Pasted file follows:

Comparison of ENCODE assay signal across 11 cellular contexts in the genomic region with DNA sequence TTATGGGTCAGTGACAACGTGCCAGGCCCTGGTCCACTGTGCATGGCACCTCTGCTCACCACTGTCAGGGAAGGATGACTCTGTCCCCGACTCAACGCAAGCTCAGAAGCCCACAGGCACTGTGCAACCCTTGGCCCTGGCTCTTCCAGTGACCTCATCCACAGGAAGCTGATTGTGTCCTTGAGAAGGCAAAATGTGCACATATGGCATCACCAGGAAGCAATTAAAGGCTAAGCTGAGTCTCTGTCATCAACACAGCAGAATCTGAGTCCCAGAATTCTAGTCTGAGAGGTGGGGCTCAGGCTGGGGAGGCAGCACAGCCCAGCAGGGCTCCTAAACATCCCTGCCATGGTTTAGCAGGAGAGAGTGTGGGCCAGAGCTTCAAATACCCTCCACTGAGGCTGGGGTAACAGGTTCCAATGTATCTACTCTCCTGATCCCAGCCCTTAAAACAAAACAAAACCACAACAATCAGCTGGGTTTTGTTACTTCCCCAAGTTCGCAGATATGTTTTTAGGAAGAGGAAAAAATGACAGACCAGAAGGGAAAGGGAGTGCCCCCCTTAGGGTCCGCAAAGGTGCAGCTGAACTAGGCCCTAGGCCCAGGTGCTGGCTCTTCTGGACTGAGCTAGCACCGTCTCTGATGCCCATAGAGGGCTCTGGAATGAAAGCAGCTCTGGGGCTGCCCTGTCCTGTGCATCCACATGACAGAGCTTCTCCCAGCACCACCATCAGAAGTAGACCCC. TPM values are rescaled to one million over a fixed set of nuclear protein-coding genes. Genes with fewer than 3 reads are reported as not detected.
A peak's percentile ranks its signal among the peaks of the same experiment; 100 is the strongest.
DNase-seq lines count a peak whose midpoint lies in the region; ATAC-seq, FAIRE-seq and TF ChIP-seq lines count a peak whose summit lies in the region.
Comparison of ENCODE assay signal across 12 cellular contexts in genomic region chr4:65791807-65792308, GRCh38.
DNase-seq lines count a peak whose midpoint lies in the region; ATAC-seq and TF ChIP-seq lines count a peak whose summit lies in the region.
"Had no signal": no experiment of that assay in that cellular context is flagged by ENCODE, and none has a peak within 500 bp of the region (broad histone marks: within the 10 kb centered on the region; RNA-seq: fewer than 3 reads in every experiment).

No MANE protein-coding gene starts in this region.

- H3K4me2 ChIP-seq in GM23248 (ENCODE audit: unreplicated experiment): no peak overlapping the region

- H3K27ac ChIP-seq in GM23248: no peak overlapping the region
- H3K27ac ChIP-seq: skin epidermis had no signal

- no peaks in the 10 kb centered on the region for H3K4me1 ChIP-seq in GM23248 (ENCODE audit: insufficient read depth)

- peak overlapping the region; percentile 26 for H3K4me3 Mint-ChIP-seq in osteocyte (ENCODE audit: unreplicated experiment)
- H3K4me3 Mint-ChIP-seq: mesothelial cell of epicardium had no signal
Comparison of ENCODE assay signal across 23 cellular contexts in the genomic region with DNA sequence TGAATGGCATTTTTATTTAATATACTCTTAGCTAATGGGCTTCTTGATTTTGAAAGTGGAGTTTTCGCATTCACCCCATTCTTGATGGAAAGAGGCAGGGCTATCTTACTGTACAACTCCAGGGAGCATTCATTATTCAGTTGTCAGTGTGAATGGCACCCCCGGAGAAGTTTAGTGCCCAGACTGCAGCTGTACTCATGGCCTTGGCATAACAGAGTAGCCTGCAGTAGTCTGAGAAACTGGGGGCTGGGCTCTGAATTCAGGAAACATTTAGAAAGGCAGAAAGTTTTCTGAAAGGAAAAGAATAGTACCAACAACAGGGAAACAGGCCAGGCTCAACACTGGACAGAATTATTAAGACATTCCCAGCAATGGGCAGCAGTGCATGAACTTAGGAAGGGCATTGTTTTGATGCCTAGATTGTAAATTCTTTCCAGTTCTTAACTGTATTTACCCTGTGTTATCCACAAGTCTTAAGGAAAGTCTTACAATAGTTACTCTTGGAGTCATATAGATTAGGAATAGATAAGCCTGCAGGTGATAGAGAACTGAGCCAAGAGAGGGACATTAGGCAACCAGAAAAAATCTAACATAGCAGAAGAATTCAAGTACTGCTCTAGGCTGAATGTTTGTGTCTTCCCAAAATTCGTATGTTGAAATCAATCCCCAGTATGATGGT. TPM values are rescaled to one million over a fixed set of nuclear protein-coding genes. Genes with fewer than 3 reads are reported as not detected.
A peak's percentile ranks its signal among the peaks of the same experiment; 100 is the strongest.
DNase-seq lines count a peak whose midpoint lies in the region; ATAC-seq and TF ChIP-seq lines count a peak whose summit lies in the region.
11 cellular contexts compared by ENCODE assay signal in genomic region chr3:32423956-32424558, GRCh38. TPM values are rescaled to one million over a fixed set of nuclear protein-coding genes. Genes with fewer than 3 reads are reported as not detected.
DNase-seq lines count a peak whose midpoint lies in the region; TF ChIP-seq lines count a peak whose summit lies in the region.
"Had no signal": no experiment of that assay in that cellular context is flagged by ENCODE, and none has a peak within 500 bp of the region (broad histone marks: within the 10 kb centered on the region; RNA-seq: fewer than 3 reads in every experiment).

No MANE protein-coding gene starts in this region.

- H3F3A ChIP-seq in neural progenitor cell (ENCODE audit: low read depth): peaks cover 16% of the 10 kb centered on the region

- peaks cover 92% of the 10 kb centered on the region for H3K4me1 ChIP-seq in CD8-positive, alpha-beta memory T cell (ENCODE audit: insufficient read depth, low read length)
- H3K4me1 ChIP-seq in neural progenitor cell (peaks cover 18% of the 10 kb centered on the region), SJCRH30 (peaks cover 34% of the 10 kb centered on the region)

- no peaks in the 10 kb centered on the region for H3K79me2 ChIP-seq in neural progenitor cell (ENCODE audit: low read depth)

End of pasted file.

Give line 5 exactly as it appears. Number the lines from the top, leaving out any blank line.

DNase-seq lines count a peak whose midpoint lies in the region; ATAC-seq and TF ChIP-seq lines count a peak whose summit lies in the region.